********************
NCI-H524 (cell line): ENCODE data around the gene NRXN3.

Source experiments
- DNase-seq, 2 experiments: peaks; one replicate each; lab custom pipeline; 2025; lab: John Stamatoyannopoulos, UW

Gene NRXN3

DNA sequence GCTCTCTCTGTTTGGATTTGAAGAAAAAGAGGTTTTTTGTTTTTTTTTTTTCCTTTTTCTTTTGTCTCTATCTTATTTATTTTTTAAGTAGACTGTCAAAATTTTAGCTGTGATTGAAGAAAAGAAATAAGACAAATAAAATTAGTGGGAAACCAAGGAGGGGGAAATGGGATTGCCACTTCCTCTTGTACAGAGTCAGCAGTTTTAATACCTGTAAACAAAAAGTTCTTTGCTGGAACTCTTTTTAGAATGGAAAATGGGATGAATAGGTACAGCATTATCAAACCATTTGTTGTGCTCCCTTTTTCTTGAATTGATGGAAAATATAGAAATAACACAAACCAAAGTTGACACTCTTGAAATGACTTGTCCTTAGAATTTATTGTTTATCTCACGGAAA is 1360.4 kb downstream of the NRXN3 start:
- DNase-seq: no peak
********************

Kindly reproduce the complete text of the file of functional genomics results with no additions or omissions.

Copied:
NCI-H524 (cell line): ENCODE data around the gene NRXN3.

Source experiments
- DNase-seq, 2 experiments: peaks; one replicate each; lab custom pipeline; 2025; lab: John Stamatoyannopoulos, UW

Gene NRXN3

DNA sequence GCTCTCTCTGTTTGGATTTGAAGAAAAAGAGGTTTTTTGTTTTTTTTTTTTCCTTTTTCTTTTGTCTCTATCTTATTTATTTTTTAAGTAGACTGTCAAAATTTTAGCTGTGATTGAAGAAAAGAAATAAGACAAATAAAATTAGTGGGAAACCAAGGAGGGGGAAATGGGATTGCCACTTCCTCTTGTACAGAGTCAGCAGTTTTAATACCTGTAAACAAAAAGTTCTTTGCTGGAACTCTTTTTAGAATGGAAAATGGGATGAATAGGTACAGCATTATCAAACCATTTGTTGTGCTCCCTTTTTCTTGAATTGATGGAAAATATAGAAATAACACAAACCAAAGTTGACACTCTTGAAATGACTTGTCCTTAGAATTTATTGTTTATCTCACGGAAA is 1360.4 kb downstream of the NRXN3 start:
- DNase-seq: no peak